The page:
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Getting current: New tech giving more Africans access to electricity

Charles Feinstein's picture
Control room at a power station in Ghana. (Photo by Jonathan Ernst / World Bank)

Much work remains to be done to ensure reliable electricity access for Africa's citizens. A number of complications are making it difficult to achieve this UN Sustainable Development Goal. Yet access rates are expanding in many nations, and technology and design improvements offer opportunities to make rapid leaps forward. 

Of the 1.1 billion people on Earth without access to electricity, about half live in Africa. And while the World Bank’s Global Tracking Framework shows progress is being made to deliver electricity to those without, most of it is taking place in Asia. In Africa, it’s a different story.

Mining leaders focus on governance during the commodities downturn

Paulo de Sa's picture
Photo via Shutterstock

At this year’s Investing in African Mining Indaba in Cape Town, South Africa, leaders are not hiding their concerns about the commodities downturn.

Government representatives express their frustration for not having benefited enough during the boom. Policymakers lament the lack of planning that has left their countries with no cushion in their budgets, and companies are looking to cut costs so they can weather the storm. And most importantly, communities are feeling the economic impact as mines purchase less local supplies, generate fewer jobs and halt some operations. 

Not only are things slowing down, but it seems a golden opportunity has passed us by. Fatima Denton, Director of the United Nations Economic Commission for Africa, highlighted that Africa is less industrialized today than it was in 1990. After the minerals super cycle of 2000-2013, the percentage of manufacturing of African economies actually declined from 12% to 11%. 

Twelve energy stories you enjoyed reading in 2015

Andy Shuai Liu's picture

What are some stories that caught your attention in 2015?
 
They are ones that focus on people, data and events tied to sustainable growth, climate action and efforts to end energy poverty.
 
As we look ahead to 2016 we’d like to recap 12 popular stories that many of you read and shared in 2015. Thank you for a year of continued and growing readership. Tell us in a comment what you’d like to hear more of in the next year.  
 

Let's come clean about dirty cooking

Anita Marangoly George's picture
Photo by Rodney Rascona / Global Alliance for Clean Cookstoves

Really – let’s.

It’s a fact: Indoor air pollution from cooking with solid fuels including wood, charcoal, coal, animal dung, and crop waste in open fires and traditional stoves is the fourth leading cause of death in the world, after heart and lung disease and respiratory infection.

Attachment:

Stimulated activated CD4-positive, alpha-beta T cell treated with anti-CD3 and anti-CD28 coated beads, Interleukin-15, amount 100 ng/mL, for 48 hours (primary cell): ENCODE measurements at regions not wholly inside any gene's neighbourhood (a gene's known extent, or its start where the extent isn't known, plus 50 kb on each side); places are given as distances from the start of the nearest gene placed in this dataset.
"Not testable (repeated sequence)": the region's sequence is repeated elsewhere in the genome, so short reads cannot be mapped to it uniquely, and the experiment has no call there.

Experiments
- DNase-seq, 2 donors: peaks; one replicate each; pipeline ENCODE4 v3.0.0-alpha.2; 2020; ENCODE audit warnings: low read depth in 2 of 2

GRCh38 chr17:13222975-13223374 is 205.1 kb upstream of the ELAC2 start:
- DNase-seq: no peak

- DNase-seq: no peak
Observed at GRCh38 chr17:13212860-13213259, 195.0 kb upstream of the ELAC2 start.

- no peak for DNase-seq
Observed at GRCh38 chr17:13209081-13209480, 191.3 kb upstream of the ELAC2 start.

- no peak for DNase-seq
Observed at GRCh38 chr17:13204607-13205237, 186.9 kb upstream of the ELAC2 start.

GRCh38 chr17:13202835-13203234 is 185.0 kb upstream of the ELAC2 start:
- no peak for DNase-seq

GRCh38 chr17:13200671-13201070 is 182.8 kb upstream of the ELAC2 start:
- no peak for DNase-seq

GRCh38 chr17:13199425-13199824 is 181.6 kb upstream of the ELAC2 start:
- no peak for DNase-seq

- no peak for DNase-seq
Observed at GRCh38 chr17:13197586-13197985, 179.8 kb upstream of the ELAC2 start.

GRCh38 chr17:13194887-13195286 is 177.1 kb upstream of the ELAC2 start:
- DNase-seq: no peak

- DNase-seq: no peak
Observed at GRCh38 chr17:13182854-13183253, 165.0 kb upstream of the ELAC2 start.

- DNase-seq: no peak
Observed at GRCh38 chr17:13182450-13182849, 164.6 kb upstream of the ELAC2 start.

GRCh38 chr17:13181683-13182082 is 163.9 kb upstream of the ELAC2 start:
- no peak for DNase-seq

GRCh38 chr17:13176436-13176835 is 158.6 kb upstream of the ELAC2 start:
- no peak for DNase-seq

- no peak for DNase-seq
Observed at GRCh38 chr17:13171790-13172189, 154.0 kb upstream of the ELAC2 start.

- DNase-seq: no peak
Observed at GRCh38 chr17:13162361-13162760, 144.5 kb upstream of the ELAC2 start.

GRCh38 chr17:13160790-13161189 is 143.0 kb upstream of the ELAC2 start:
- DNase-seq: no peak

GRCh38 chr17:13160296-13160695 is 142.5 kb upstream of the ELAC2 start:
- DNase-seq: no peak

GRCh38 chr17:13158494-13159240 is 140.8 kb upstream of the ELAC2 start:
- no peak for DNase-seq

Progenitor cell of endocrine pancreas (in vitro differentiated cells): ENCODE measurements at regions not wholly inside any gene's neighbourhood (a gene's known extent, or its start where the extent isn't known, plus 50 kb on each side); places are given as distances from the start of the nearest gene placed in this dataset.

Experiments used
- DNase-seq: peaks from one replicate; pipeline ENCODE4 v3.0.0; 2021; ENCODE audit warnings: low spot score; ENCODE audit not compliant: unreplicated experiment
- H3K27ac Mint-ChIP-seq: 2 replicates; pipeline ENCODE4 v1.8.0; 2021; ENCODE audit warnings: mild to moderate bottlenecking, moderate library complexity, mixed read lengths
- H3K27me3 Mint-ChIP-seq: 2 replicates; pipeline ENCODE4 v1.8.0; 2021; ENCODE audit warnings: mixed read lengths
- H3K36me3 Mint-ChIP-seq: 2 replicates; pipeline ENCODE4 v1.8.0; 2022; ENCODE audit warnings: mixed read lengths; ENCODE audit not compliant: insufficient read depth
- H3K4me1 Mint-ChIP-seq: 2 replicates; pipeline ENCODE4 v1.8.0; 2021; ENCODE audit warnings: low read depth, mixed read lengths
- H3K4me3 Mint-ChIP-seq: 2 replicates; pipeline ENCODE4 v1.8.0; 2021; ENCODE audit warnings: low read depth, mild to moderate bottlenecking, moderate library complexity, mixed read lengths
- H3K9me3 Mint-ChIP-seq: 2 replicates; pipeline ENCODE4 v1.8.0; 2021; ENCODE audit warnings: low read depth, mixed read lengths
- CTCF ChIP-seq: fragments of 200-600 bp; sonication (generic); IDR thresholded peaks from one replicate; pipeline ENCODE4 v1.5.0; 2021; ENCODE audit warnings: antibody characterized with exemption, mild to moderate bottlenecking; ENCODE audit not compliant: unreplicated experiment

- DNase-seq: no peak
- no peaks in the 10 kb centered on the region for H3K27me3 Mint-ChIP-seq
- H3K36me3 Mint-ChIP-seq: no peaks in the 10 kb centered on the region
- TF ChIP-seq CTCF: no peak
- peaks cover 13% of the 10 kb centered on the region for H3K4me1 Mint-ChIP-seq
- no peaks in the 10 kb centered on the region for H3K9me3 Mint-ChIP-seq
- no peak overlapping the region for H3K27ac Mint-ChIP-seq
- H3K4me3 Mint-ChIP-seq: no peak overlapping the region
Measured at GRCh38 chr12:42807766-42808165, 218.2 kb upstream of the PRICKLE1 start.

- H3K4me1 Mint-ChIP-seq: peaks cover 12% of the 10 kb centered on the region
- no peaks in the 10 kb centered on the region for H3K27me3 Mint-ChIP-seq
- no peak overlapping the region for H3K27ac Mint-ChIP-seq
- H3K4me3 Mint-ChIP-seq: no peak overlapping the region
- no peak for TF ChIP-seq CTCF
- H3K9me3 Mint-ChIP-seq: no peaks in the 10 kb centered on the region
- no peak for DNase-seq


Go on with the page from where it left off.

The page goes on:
Nearly 2.9 billion people, a majority of whom are women, still cook with dirty, smoke and soot-producing cookstoves and solid fuels. That’s more people using these dangerous appliances than the entire populations of India and China put together.

This has to change. And change is happening as I heard from the various discussions that took place in Accra, Ghana at the Clean Cooking Forum 2015 last week.  Hearing the Minister of Petroleum of Ghana and the Deputy Minister for Gender and Development, I realize that the ambition to provide clean cookstoves and cleaner fuels to the households who need it most is definitely there. But transforming ambition into reality is a challenge. This is true not just in Ghana but in many other parts of the world.    

I have been thinking a lot about this lately, especially as we come up on the climate change conference (COP21) in Paris, where world leaders will gather to reach a universal agreement on mitigating the effects of climate change. Adopting clean energy sources is key to reach that goal. To that end, the UN’s sustainable energy goal (SDG7) that aims to ensure access to affordable, reliable, sustainable and modern energy for all also aims for bringing clean cooking solutions to the 2.9 billion who do not have it today.

Being the 'honest broker' for Ghana’s one-of-a-kind energy deal

Pankaj Gupta's picture
Podcast: Investment in Ghana
It’s not every day that oil and gas companies commit to an $8 billion project, even as commodity prices show no signs of stabilizing. Such a deal is even tougher to orchestrate in Ghana, where the macroeconomic situation has deteriorated in the past two years, resulting in the country’s restructuring program with the International Monetary Fund.
 
But such an operation did happen.
 
On July 30, the World Bank Group’s Board of Executive Directors approved the largest guarantee support—$700 million in total—in the 20-year history of the Bank’s IDA/IBRD guarantee program. The combination is unique—it draws together the part of the Bank that helps the world’s poorest countries with the arm that offers long-term loans to middle-income developing countries.
 
But its result is even more critical, and possibly a best practice for other countries to follow in the future.